TOPEKA, Kan. (KSNT) — The latest ‘flat tax’ proposal moving through the Kansas Legislature could save Kansans money, according to economic experts.
Senate Bill 169 (SB 169), which was requested to be introduced by Republican Senate Tax Chair Caryn Tyson, sets the state income tax to 4.75%. However, it also exempts the first few thousand dollars of income.
Washburn University Economics Professor Paul Byrne said the plan could lead to savings at every tax level, even if it’s just about $1.
“It seems to be as though it was designed with various cutoffs to make sure nobody’s tax bill goes up,” Byrne said.
Currently, Kansas has a graduated individual income tax. It ranges from 3.1% for people making less than $15,000 to about 5.7% for people making more than $30,000.
The proposal sets a rate of 4.75%, exempting the first $5,225 for single filers and the first $10,450 for people filing jointly.
“So, at about $15,000 per year, the amount you’re paying in taxes is pretty much the same as you were paying before. Anything below $15,000 a year, you’re paying less, and anything above $15,000 a year, you’re paying less as well,” Byrne explained.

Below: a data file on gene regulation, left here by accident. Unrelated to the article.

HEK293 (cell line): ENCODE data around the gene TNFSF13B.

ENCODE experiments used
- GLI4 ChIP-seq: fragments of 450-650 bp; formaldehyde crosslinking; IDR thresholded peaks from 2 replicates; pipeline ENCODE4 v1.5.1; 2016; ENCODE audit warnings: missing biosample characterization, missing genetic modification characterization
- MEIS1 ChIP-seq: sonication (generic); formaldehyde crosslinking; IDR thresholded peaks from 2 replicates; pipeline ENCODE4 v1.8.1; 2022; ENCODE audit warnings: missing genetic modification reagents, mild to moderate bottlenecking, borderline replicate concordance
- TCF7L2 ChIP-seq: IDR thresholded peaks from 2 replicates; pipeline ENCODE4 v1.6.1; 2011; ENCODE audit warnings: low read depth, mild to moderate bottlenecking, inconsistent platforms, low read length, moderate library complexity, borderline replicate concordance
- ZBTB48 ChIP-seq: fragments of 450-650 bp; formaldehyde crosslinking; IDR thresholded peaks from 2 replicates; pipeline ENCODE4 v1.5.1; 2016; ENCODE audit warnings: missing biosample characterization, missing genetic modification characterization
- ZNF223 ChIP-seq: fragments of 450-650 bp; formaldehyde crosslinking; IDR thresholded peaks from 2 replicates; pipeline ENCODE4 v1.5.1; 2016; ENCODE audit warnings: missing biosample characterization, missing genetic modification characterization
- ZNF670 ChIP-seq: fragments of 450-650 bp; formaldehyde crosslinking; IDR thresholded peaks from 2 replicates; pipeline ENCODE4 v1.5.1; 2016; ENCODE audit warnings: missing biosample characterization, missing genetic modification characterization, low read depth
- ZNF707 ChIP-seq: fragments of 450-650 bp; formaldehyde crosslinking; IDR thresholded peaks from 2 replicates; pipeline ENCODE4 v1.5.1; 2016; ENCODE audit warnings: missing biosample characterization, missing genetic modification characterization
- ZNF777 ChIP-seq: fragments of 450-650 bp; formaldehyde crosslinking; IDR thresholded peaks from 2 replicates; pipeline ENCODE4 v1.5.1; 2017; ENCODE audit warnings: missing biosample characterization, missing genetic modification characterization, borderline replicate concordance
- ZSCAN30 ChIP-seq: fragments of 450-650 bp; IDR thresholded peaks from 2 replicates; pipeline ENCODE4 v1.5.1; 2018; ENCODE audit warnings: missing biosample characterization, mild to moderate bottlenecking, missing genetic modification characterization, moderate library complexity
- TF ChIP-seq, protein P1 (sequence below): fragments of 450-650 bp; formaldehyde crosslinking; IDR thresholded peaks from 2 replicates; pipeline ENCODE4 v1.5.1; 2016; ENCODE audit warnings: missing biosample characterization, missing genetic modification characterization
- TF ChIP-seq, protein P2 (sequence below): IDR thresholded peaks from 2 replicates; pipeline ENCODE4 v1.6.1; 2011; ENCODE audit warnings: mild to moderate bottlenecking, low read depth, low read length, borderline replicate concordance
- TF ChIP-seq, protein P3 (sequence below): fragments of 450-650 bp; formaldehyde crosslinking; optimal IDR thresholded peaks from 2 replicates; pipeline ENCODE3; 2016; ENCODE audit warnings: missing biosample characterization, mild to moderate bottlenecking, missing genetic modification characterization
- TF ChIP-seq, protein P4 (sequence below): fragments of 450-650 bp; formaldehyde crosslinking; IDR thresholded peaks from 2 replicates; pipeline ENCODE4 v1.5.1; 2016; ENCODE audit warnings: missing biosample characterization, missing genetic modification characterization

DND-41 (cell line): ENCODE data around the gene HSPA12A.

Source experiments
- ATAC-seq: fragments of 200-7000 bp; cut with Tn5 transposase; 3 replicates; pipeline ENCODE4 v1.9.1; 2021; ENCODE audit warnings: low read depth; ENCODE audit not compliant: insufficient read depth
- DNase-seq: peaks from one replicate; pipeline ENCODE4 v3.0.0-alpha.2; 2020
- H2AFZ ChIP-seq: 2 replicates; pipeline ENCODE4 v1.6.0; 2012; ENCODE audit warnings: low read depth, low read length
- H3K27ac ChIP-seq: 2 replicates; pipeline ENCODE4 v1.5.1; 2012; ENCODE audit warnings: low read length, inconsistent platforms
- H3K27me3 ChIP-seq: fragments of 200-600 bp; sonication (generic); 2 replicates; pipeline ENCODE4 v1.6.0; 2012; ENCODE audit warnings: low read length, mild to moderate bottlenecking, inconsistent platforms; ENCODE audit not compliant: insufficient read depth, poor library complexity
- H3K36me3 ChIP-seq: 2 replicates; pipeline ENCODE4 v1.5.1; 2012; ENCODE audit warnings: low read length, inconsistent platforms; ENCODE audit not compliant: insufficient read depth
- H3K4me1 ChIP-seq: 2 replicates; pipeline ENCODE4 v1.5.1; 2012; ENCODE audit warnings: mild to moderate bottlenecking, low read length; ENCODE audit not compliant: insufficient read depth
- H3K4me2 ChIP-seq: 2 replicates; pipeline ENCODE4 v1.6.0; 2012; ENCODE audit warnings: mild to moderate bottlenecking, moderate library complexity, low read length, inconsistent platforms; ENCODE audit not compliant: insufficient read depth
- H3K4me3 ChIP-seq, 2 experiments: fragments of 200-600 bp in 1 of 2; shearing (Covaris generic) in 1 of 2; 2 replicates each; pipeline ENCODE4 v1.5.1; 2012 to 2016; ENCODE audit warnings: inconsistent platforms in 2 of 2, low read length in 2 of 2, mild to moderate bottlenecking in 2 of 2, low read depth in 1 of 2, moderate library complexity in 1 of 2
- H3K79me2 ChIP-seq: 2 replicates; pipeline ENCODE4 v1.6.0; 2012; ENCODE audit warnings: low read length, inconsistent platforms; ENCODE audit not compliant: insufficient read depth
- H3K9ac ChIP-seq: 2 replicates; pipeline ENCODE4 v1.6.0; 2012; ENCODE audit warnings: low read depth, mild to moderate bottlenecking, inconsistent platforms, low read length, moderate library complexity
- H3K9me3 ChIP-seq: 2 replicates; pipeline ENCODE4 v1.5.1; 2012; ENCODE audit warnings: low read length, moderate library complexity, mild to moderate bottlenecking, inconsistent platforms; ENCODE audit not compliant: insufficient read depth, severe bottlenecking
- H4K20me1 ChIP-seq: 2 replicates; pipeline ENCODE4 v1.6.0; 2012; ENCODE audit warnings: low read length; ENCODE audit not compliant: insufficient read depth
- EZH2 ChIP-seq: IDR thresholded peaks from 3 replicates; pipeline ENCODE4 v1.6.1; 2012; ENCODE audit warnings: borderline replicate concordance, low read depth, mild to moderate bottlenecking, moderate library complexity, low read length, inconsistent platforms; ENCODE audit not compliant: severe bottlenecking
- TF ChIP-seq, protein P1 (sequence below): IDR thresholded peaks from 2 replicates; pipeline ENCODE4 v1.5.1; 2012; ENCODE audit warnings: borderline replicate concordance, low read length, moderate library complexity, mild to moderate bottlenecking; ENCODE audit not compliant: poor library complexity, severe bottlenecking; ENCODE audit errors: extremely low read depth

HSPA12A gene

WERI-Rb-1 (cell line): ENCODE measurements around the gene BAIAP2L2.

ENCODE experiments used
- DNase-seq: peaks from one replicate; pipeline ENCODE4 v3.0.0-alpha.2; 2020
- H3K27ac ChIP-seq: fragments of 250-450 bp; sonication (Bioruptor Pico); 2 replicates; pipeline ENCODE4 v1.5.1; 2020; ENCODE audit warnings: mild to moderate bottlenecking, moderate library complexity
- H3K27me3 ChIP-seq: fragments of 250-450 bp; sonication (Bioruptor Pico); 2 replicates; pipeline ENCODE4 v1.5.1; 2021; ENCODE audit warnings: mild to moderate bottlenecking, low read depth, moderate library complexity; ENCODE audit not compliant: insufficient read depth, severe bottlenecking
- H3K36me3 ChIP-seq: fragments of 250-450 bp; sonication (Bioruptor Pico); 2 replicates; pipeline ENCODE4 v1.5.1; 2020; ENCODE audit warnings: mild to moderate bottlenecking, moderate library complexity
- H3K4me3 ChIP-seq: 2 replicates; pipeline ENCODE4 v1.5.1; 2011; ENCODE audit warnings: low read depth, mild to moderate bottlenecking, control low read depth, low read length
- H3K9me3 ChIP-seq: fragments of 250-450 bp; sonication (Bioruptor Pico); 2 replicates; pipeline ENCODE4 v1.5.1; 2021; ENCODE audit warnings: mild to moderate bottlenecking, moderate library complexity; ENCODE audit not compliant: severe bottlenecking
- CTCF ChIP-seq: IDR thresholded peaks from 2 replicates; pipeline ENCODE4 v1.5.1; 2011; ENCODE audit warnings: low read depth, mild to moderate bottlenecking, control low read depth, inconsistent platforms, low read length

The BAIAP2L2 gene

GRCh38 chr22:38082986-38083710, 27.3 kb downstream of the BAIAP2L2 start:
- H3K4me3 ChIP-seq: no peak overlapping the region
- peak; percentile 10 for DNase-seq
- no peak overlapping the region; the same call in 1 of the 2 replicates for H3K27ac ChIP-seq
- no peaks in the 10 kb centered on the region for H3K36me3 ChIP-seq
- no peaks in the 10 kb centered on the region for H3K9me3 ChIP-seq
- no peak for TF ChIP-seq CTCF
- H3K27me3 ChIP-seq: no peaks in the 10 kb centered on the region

Byrne crunched the numbers for Kansas Capitol Bureau last week. According to his calculations, higher income earners could see a higher dollar amount in savings; in the thousands of dollars. Low-income earners could also see savings, with the lowest amount coming to about $0.69 for people making about $15,000 in taxable income.
However, Byrne said the change could also lead to budget cuts elsewhere.
The state Department of Revenue estimates that the proposal could reduce state receipts by $170.4 million in FY 2024, $568.5 million in FY 2025, and $574.2 million in FY 2026.
“That’s the general balance to the economy. You can expand the private sector by lowering taxes, but the offset is the decline in government spending. We’re going to have less police officers or less money spent on schools, and there’s a trade-off,” Byrne explained.
SB 169 passed the Senate 22-17. It’s been referred to the House Taxation committee.